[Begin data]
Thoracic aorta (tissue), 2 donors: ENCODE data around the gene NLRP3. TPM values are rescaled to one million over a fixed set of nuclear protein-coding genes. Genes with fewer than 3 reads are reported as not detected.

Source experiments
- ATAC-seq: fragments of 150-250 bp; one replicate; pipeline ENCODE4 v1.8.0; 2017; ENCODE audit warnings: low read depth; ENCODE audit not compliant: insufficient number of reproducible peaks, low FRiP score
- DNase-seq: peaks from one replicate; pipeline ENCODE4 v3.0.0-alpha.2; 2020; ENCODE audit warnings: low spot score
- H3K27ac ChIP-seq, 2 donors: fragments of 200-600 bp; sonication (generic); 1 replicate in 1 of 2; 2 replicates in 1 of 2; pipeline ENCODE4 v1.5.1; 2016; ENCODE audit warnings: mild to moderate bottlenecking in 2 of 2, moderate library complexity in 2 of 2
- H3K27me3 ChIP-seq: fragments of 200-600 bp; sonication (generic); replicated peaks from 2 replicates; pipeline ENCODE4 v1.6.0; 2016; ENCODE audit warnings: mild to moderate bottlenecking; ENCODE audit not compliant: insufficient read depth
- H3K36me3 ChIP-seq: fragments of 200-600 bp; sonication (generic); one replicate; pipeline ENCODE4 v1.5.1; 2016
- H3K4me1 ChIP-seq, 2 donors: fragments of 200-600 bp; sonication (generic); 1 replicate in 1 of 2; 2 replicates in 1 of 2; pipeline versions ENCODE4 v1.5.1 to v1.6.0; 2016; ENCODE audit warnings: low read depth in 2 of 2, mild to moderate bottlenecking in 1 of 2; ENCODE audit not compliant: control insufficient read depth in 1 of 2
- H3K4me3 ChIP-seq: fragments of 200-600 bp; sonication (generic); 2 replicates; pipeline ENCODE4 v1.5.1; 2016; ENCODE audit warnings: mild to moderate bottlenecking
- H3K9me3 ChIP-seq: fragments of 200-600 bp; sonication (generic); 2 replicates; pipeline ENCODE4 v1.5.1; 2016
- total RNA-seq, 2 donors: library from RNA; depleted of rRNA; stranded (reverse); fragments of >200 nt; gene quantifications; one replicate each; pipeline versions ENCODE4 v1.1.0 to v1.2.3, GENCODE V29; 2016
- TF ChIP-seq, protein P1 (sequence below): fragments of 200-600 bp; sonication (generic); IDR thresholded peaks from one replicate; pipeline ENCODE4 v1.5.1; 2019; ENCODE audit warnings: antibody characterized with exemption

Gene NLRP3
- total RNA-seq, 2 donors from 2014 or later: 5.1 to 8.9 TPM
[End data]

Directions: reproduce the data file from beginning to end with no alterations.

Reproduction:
Thoracic aorta (tissue), 2 donors: ENCODE data around the gene NLRP3. TPM values are rescaled to one million over a fixed set of nuclear protein-coding genes. Genes with fewer than 3 reads are reported as not detected.

Source experiments
- ATAC-seq: fragments of 150-250 bp; one replicate; pipeline ENCODE4 v1.8.0; 2017; ENCODE audit warnings: low read depth; ENCODE audit not compliant: insufficient number of reproducible peaks, low FRiP score
- DNase-seq: peaks from one replicate; pipeline ENCODE4 v3.0.0-alpha.2; 2020; ENCODE audit warnings: low spot score
- H3K27ac ChIP-seq, 2 donors: fragments of 200-600 bp; sonication (generic); 1 replicate in 1 of 2; 2 replicates in 1 of 2; pipeline ENCODE4 v1.5.1; 2016; ENCODE audit warnings: mild to moderate bottlenecking in 2 of 2, moderate library complexity in 2 of 2
- H3K27me3 ChIP-seq: fragments of 200-600 bp; sonication (generic); replicated peaks from 2 replicates; pipeline ENCODE4 v1.6.0; 2016; ENCODE audit warnings: mild to moderate bottlenecking; ENCODE audit not compliant: insufficient read depth
- H3K36me3 ChIP-seq: fragments of 200-600 bp; sonication (generic); one replicate; pipeline ENCODE4 v1.5.1; 2016
- H3K4me1 ChIP-seq, 2 donors: fragments of 200-600 bp; sonication (generic); 1 replicate in 1 of 2; 2 replicates in 1 of 2; pipeline versions ENCODE4 v1.5.1 to v1.6.0; 2016; ENCODE audit warnings: low read depth in 2 of 2, mild to moderate bottlenecking in 1 of 2; ENCODE audit not compliant: control insufficient read depth in 1 of 2
- H3K4me3 ChIP-seq: fragments of 200-600 bp; sonication (generic); 2 replicates; pipeline ENCODE4 v1.5.1; 2016; ENCODE audit warnings: mild to moderate bottlenecking
- H3K9me3 ChIP-seq: fragments of 200-600 bp; sonication (generic); 2 replicates; pipeline ENCODE4 v1.5.1; 2016
- total RNA-seq, 2 donors: library from RNA; depleted of rRNA; stranded (reverse); fragments of >200 nt; gene quantifications; one replicate each; pipeline versions ENCODE4 v1.1.0 to v1.2.3, GENCODE V29; 2016
- TF ChIP-seq, protein P1 (sequence below): fragments of 200-600 bp; sonication (generic); IDR thresholded peaks from one replicate; pipeline ENCODE4 v1.5.1; 2019; ENCODE audit warnings: antibody characterized with exemption

Gene NLRP3
- total RNA-seq, 2 donors from 2014 or later: 5.1 to 8.9 TPM